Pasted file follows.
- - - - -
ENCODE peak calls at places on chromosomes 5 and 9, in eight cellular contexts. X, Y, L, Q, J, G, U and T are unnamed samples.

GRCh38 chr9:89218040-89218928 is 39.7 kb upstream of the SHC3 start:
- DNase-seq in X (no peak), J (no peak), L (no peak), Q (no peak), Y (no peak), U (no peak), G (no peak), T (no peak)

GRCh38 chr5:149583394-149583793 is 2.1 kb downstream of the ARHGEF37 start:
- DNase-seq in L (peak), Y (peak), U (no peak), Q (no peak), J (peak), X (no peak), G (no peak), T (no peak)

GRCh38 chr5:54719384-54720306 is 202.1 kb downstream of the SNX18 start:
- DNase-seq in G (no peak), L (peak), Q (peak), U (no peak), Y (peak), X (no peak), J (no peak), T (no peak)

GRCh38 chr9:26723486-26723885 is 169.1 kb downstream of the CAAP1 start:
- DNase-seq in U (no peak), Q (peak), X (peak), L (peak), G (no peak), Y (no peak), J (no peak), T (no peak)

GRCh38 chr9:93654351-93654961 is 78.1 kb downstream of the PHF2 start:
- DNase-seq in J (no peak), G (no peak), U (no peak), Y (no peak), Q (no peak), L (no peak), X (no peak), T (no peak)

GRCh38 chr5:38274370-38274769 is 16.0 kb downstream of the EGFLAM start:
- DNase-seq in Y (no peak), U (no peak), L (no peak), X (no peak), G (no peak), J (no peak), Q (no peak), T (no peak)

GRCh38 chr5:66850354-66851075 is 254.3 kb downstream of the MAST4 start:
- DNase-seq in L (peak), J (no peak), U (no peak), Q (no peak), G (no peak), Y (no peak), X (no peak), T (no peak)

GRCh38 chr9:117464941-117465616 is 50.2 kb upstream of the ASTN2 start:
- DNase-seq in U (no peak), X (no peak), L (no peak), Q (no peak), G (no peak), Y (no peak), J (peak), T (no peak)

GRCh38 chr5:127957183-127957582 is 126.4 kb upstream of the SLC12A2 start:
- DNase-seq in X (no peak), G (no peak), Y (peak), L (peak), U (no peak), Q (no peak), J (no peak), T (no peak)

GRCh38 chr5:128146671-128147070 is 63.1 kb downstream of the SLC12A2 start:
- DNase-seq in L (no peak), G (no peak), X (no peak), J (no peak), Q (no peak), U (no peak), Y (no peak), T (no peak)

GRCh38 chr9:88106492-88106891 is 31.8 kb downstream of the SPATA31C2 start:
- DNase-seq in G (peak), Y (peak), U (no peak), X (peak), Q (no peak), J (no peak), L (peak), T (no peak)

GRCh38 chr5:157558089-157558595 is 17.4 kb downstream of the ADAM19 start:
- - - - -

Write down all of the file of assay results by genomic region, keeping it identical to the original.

ENCODE peak calls at places on chromosomes 5 and 9, in eight cellular contexts. X, Y, L, Q, J, G, U and T are unnamed samples.

GRCh38 chr9:89218040-89218928 is 39.7 kb upstream of the SHC3 start:
- DNase-seq in X (no peak), J (no peak), L (no peak), Q (no peak), Y (no peak), U (no peak), G (no peak), T (no peak)

GRCh38 chr5:149583394-149583793 is 2.1 kb downstream of the ARHGEF37 start:
- DNase-seq in L (peak), Y (peak), U (no peak), Q (no peak), J (peak), X (no peak), G (no peak), T (no peak)

GRCh38 chr5:54719384-54720306 is 202.1 kb downstream of the SNX18 start:
- DNase-seq in G (no peak), L (peak), Q (peak), U (no peak), Y (peak), X (no peak), J (no peak), T (no peak)

GRCh38 chr9:26723486-26723885 is 169.1 kb downstream of the CAAP1 start:
- DNase-seq in U (no peak), Q (peak), X (peak), L (peak), G (no peak), Y (no peak), J (no peak), T (no peak)

GRCh38 chr9:93654351-93654961 is 78.1 kb downstream of the PHF2 start:
- DNase-seq in J (no peak), G (no peak), U (no peak), Y (no peak), Q (no peak), L (no peak), X (no peak), T (no peak)

GRCh38 chr5:38274370-38274769 is 16.0 kb downstream of the EGFLAM start:
- DNase-seq in Y (no peak), U (no peak), L (no peak), X (no peak), G (no peak), J (no peak), Q (no peak), T (no peak)

GRCh38 chr5:66850354-66851075 is 254.3 kb downstream of the MAST4 start:
- DNase-seq in L (peak), J (no peak), U (no peak), Q (no peak), G (no peak), Y (no peak), X (no peak), T (no peak)

GRCh38 chr9:117464941-117465616 is 50.2 kb upstream of the ASTN2 start:
- DNase-seq in U (no peak), X (no peak), L (no peak), Q (no peak), G (no peak), Y (no peak), J (peak), T (no peak)

GRCh38 chr5:127957183-127957582 is 126.4 kb upstream of the SLC12A2 start:
- DNase-seq in X (no peak), G (no peak), Y (peak), L (peak), U (no peak), Q (no peak), J (no peak), T (no peak)

GRCh38 chr5:128146671-128147070 is 63.1 kb downstream of the SLC12A2 start:
- DNase-seq in L (no peak), G (no peak), X (no peak), J (no peak), Q (no peak), U (no peak), Y (no peak), T (no peak)

GRCh38 chr9:88106492-88106891 is 31.8 kb downstream of the SPATA31C2 start:
- DNase-seq in G (peak), Y (peak), U (no peak), X (peak), Q (no peak), J (no peak), L (peak), T (no peak)

GRCh38 chr5:157558089-157558595 is 17.4 kb downstream of the ADAM19 start: